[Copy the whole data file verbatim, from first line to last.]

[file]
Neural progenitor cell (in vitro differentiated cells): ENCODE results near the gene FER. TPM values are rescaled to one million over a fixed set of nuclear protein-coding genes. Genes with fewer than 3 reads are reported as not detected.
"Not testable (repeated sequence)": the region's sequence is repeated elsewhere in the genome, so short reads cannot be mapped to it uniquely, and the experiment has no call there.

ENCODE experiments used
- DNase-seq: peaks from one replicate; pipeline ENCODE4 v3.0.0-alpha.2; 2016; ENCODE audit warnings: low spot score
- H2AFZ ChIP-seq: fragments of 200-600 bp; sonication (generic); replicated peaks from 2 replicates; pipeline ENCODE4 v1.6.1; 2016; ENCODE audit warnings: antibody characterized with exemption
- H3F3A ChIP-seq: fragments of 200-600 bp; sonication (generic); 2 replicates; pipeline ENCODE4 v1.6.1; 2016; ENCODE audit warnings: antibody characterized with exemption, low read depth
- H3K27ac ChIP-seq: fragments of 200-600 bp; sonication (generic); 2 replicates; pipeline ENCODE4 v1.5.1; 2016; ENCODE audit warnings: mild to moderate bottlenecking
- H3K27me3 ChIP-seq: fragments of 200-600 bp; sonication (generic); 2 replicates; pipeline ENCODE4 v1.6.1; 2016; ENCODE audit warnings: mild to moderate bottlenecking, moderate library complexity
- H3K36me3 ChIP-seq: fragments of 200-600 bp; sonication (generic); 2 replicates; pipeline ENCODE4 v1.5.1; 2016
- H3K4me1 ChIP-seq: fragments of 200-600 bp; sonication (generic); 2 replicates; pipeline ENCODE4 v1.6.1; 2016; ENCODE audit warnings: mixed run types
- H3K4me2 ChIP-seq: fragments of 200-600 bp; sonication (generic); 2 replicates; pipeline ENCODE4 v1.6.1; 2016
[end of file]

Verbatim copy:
Neural progenitor cell (in vitro differentiated cells): ENCODE results near the gene FER. TPM values are rescaled to one million over a fixed set of nuclear protein-coding genes. Genes with fewer than 3 reads are reported as not detected.
"Not testable (repeated sequence)": the region's sequence is repeated elsewhere in the genome, so short reads cannot be mapped to it uniquely, and the experiment has no call there.

ENCODE experiments used
- DNase-seq: peaks from one replicate; pipeline ENCODE4 v3.0.0-alpha.2; 2016; ENCODE audit warnings: low spot score
- H2AFZ ChIP-seq: fragments of 200-600 bp; sonication (generic); replicated peaks from 2 replicates; pipeline ENCODE4 v1.6.1; 2016; ENCODE audit warnings: antibody characterized with exemption
- H3F3A ChIP-seq: fragments of 200-600 bp; sonication (generic); 2 replicates; pipeline ENCODE4 v1.6.1; 2016; ENCODE audit warnings: antibody characterized with exemption, low read depth
- H3K27ac ChIP-seq: fragments of 200-600 bp; sonication (generic); 2 replicates; pipeline ENCODE4 v1.5.1; 2016; ENCODE audit warnings: mild to moderate bottlenecking
- H3K27me3 ChIP-seq: fragments of 200-600 bp; sonication (generic); 2 replicates; pipeline ENCODE4 v1.6.1; 2016; ENCODE audit warnings: mild to moderate bottlenecking, moderate library complexity
- H3K36me3 ChIP-seq: fragments of 200-600 bp; sonication (generic); 2 replicates; pipeline ENCODE4 v1.5.1; 2016
- H3K4me1 ChIP-seq: fragments of 200-600 bp; sonication (generic); 2 replicates; pipeline ENCODE4 v1.6.1; 2016; ENCODE audit warnings: mixed run types
- H3K4me2 ChIP-seq: fragments of 200-600 bp; sonication (generic); 2 replicates; pipeline ENCODE4 v1.6.1; 2016